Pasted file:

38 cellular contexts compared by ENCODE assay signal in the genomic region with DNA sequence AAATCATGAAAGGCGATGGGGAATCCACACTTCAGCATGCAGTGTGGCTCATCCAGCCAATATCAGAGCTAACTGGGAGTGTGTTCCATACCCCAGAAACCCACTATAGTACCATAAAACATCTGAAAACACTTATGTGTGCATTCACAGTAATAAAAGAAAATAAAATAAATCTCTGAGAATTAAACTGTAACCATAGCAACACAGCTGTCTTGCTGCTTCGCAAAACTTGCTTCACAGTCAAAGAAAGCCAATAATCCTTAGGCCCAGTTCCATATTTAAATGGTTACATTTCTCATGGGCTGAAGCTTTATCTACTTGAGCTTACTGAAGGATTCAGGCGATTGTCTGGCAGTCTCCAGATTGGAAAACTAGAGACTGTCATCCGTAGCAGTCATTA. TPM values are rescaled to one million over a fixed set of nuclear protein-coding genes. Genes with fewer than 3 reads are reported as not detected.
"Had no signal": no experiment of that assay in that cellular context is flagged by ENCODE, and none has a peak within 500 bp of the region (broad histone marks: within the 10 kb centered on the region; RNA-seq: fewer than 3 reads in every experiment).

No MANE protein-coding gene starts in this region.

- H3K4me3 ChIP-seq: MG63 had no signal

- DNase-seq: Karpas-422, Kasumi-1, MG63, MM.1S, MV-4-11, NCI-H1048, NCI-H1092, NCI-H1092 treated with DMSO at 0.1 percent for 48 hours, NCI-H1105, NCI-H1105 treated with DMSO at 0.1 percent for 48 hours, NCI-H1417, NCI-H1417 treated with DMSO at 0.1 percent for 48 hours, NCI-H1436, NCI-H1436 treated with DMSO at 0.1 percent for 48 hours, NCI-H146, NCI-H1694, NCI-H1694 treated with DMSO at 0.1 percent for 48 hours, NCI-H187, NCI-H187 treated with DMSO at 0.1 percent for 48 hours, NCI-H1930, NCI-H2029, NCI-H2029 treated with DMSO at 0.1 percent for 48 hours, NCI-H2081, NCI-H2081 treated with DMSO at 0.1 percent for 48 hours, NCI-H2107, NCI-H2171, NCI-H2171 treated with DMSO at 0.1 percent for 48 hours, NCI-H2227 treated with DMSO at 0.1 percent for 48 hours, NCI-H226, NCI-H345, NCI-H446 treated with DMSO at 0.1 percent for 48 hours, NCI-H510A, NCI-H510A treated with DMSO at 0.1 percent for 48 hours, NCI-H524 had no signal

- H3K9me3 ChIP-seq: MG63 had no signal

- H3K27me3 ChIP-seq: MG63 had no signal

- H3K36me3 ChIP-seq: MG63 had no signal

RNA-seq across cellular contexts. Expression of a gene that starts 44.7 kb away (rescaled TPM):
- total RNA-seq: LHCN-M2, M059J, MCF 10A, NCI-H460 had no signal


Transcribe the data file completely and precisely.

38 cellular contexts compared by ENCODE assay signal in the genomic region with DNA sequence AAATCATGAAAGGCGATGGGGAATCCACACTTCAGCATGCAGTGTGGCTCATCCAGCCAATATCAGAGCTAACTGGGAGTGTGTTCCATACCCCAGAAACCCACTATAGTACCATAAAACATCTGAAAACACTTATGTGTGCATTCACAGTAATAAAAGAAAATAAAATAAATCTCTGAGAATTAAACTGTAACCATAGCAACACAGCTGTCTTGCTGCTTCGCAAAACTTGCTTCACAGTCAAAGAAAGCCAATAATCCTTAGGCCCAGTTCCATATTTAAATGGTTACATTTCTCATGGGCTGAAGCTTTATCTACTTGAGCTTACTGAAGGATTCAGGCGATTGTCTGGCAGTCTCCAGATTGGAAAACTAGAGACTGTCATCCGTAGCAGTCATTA. TPM values are rescaled to one million over a fixed set of nuclear protein-coding genes. Genes with fewer than 3 reads are reported as not detected.
"Had no signal": no experiment of that assay in that cellular context is flagged by ENCODE, and none has a peak within 500 bp of the region (broad histone marks: within the 10 kb centered on the region; RNA-seq: fewer than 3 reads in every experiment).

No MANE protein-coding gene starts in this region.

- H3K4me3 ChIP-seq: MG63 had no signal

- DNase-seq: Karpas-422, Kasumi-1, MG63, MM.1S, MV-4-11, NCI-H1048, NCI-H1092, NCI-H1092 treated with DMSO at 0.1 percent for 48 hours, NCI-H1105, NCI-H1105 treated with DMSO at 0.1 percent for 48 hours, NCI-H1417, NCI-H1417 treated with DMSO at 0.1 percent for 48 hours, NCI-H1436, NCI-H1436 treated with DMSO at 0.1 percent for 48 hours, NCI-H146, NCI-H1694, NCI-H1694 treated with DMSO at 0.1 percent for 48 hours, NCI-H187, NCI-H187 treated with DMSO at 0.1 percent for 48 hours, NCI-H1930, NCI-H2029, NCI-H2029 treated with DMSO at 0.1 percent for 48 hours, NCI-H2081, NCI-H2081 treated with DMSO at 0.1 percent for 48 hours, NCI-H2107, NCI-H2171, NCI-H2171 treated with DMSO at 0.1 percent for 48 hours, NCI-H2227 treated with DMSO at 0.1 percent for 48 hours, NCI-H226, NCI-H345, NCI-H446 treated with DMSO at 0.1 percent for 48 hours, NCI-H510A, NCI-H510A treated with DMSO at 0.1 percent for 48 hours, NCI-H524 had no signal

- H3K9me3 ChIP-seq: MG63 had no signal

- H3K27me3 ChIP-seq: MG63 had no signal

- H3K36me3 ChIP-seq: MG63 had no signal

RNA-seq across cellular contexts. Expression of a gene that starts 44.7 kb away (rescaled TPM):
- total RNA-seq: LHCN-M2, M059J, MCF 10A, NCI-H460 had no signal